BARBARA COX ANTHONY / 1922-2007
Barbara Cox Anthony served on several school boards.
Isle media owner and billionaire dies at 84
The renownded philanthropist's active life included generous gifts to isle causes
Renowned philanthropist Barbara Cox Anthony, one of Hawaii's richest residents, died yesterday at the age of 84.
Anthony was principal owner of Atlanta-based Cox Enterprises, which owns 17 daily newspapers, 80 radio stations and 15 television stations. Her net worth was estimated at $12.6 billion.
"As we mourn my mother's passing, we will always be grateful to her for her leadership and constant support of Cox employees, their families and our businesses," said James C. Kennedy, Cox Enterprises chairman and chief executive officer.
Anthony was a director and founder of La Pietra-Hawaii School for Girls and served on the board of Hawaii Preparatory Academy.
Billionaire Barbara Cox Anthony died at her home in Honolulu yesterday after an extended illness.
She was 84.
Her son, James Cox Kennedy, and daughter, Blair Parry-Okeden, were at her side.
Anthony and her sister, Ann Cox Chambers, inherited Atlanta-based Cox Enterprises from their father, company founder James M. Cox, and shared the 45th spot in Forbes magazine's latest World's Billionaires ranking with $12.6 billion net worth each. But her son said his mother never wore her wealth on her sleeve.
She could just as comfortably dress up for a queen as wear boots at the family's Hualalai Ranch, Kennedy said, but she preferred being barefoot around the house.
"She hated wearing shoes," he said.
Anthony routinely gave half her income to charity, preferring to make private donations directly and anonymously to organizations whose causes she embraced, her family said. Her philanthropy will continue through the Barbara Cox Anthony Foundation, which focuses on education, health, human services and community development.
La Pietra-Hawaii School for Girls in Waikiki was a recipient of her generosity. Head of School Nancy White said Anthony contributed money for selected students' education. Anthony co-founded the school, served as chairwoman of the school's board of trustees from 1978 to last year and never missed handing out diplomas to its graduates. This year's graduation ceremony is tomorrow.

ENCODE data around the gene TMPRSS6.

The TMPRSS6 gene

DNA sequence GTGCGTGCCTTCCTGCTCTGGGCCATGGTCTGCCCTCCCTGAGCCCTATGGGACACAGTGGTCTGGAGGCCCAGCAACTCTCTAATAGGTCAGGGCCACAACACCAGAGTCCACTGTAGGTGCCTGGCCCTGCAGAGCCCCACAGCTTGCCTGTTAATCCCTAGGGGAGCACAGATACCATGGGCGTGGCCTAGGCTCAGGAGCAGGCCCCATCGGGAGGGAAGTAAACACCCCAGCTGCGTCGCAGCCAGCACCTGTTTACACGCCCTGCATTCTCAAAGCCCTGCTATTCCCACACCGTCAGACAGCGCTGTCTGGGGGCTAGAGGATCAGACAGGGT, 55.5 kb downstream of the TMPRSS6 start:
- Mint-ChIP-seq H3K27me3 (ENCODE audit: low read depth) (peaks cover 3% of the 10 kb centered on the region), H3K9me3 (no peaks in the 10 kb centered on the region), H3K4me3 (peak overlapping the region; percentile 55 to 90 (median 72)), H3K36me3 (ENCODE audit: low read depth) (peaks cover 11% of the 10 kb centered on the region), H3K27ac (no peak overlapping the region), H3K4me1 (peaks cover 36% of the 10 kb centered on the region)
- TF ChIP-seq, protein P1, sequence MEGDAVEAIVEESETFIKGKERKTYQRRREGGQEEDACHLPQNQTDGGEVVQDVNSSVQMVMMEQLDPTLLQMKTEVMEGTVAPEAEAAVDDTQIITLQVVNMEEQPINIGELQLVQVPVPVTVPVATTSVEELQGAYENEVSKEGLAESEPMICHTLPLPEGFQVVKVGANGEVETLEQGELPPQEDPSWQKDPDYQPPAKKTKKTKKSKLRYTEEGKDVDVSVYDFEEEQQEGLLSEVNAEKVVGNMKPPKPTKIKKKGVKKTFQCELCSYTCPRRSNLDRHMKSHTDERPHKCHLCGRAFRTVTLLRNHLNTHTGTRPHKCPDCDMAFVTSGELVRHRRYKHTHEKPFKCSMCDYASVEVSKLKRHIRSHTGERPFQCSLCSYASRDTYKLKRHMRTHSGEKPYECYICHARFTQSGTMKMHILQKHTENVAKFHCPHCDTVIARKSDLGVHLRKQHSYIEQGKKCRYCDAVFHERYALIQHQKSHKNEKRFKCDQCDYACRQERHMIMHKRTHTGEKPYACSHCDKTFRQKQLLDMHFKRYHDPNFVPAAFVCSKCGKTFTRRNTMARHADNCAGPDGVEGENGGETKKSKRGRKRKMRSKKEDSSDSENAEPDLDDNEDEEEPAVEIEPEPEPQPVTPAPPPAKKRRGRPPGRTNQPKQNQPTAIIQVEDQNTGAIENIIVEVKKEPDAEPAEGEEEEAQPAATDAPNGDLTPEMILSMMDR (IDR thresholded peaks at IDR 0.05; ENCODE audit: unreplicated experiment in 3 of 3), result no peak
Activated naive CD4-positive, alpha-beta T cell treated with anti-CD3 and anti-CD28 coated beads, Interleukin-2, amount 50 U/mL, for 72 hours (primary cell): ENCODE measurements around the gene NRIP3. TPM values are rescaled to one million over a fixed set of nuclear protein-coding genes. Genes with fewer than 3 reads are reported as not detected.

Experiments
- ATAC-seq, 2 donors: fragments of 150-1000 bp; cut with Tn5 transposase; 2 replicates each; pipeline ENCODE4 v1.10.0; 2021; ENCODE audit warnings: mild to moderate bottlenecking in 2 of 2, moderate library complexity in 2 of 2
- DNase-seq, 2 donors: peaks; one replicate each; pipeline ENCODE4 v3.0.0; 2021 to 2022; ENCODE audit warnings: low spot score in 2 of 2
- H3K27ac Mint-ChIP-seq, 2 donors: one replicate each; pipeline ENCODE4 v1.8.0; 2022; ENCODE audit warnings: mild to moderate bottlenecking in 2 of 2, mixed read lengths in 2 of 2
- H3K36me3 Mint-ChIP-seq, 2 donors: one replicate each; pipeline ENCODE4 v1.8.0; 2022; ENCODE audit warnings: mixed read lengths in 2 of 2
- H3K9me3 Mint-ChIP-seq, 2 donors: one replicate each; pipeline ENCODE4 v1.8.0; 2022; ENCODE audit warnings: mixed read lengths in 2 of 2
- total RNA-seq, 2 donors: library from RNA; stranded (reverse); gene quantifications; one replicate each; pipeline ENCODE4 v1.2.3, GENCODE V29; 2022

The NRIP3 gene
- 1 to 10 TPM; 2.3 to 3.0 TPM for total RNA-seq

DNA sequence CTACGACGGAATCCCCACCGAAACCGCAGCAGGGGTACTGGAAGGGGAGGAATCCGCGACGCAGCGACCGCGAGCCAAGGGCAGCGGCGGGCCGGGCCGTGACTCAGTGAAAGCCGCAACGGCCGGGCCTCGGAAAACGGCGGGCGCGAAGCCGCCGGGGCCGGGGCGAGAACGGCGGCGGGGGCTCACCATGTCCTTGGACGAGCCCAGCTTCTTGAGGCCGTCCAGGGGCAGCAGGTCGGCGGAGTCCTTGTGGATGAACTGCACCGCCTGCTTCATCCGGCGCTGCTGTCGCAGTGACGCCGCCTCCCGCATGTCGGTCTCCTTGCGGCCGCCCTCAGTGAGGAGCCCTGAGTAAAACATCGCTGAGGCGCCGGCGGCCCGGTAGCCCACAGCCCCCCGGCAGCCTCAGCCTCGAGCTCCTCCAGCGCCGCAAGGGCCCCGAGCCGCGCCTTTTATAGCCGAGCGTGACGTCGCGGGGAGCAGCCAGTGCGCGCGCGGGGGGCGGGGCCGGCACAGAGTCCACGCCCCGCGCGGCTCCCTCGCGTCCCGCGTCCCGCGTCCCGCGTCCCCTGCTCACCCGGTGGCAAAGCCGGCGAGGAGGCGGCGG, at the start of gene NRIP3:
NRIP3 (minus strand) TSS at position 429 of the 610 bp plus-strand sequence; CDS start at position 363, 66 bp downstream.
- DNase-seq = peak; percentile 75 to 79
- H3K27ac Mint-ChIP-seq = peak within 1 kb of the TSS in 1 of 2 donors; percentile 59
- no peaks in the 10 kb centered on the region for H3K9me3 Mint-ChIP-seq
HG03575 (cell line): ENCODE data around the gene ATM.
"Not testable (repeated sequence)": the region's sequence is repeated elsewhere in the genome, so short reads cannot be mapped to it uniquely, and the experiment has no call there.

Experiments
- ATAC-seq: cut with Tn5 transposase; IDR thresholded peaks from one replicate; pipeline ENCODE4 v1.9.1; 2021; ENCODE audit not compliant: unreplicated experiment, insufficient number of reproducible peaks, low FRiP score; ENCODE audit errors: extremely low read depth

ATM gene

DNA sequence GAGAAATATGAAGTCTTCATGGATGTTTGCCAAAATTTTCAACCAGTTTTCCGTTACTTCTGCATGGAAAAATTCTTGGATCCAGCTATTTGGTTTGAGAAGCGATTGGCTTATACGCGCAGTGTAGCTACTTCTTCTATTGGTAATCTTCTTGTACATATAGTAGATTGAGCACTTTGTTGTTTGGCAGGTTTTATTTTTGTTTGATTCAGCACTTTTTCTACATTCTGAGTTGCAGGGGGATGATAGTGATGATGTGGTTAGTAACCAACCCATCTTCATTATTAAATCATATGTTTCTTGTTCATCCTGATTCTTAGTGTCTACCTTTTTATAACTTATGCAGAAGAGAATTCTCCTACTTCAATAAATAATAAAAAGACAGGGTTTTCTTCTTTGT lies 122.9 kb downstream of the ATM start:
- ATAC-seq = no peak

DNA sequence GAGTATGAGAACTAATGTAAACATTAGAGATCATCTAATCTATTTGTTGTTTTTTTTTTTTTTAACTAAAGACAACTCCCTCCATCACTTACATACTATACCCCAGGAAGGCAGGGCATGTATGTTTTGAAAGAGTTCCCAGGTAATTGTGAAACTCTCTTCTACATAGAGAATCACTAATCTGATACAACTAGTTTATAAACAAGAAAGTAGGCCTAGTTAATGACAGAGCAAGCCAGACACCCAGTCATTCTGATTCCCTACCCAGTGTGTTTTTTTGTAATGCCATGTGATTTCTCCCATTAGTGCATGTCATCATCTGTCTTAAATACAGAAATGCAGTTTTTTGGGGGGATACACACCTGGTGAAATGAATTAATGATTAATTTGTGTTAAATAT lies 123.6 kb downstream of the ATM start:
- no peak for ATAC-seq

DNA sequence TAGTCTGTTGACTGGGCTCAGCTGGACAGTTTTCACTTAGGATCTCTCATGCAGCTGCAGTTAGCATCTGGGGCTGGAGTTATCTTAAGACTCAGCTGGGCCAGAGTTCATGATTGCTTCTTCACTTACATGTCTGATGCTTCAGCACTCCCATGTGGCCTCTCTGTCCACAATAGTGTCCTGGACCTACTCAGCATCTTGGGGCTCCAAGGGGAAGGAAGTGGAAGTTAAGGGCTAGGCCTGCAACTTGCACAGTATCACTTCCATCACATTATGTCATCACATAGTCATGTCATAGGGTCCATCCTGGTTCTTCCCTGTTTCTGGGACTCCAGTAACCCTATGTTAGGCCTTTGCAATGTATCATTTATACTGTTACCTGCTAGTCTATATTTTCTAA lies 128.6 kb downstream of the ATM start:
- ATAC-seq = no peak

Anthony was born in Dayton, Ohio. Kennedy said his mother moved here more than 60 years ago after marrying his father, Stan Kennedy, who is from Hawaii, and never left, even after his parents divorced.
He said his mother liked everything about Hawaii -- the beauty, the weather, the people and the aloha spirit.
"I asked her if she wanted to live anywhere else, and she said, 'No.'"
He said his mother was outgoing, athletic and competitive, especially in anything that resulted in someone being declared a winner.
After Anthony soundly defeated Washington Post Publisher Katharine Graham in a tennis match during a convention of newspaper publishers in Atlanta, Kennedy recalled asking his mother why she was so tough on her opponent. He said his mother told him Graham would have done the same if she could.
He said his mother competed in rodeos during her youth, raced cars on Oahu and continued to play tennis and ski into her 70s.
Anthony never held a day-to-day position within Cox Enterprises, but she had intimate knowledge of its business as a director and chairman of Dayton Newspapers, the corporation on which the company was built.
While growing up in Ohio, she traveled frequently with her father as he expanded his holdings from the flagship Dayton Daily News to publications in Atlanta and Miami.
Her relationship with her father, who was elected governor of Ohio three times, also exposed her to some of the political heavyweights of the day.
In 1920 her father was the Democratic nominee for president. His running mate was Franklin D. Roosevelt. Two decades later, Anthony met Roosevelt, then president, when he visited the Cox home in Ohio.
"It was wonderful. Daddy always asked everybody questions, and President Roosevelt was the first person I ever heard who could answer all of them," she said.
After her father died in 1957, Anthony helped guide the company through her close relationship with a succession of relatives who took the helm. Her brother, James M. Cox Jr., managed the company until he died in 1974. He was succeeded by Anthony's husband, Garner Anthony Jr. Her son became chairman and chief operating officer in 1987 when her husband retired.
Anthony's interest in horses and ranching continued from her childhood days spending summers with the family in Idaho.
The company started Hualalai Ranch on the Big Island in 1960, and Anthony served as chairwoman of the board, overseeing all aspects of the 7,500-acre operation on the slopes of Hualalai. The ranch started as a cattle operation producing Santa Gertrudis and crossbred cattle for market and breeding.
Anthony was the only female member of the board of directors of the Santa Gertrudis Breeders International Association.
The ranch expanded into producing protea flowers in 1975 and Kona coffee in 1999.
Anthony also served as chairwoman of Winderadeen Corp. in Australia, where her daughter lives, an enterprise including two large commercial ranches covering 30,000 acres with 2,500 cows, sheep and purebred quarter horses.
She was a member of the Hawaii Preparatory Academy board of directors and director of the James M. Cox Foundation.
In addition to her son, daughter and sister, Anthony is survived by five grandchildren and four stepchildren.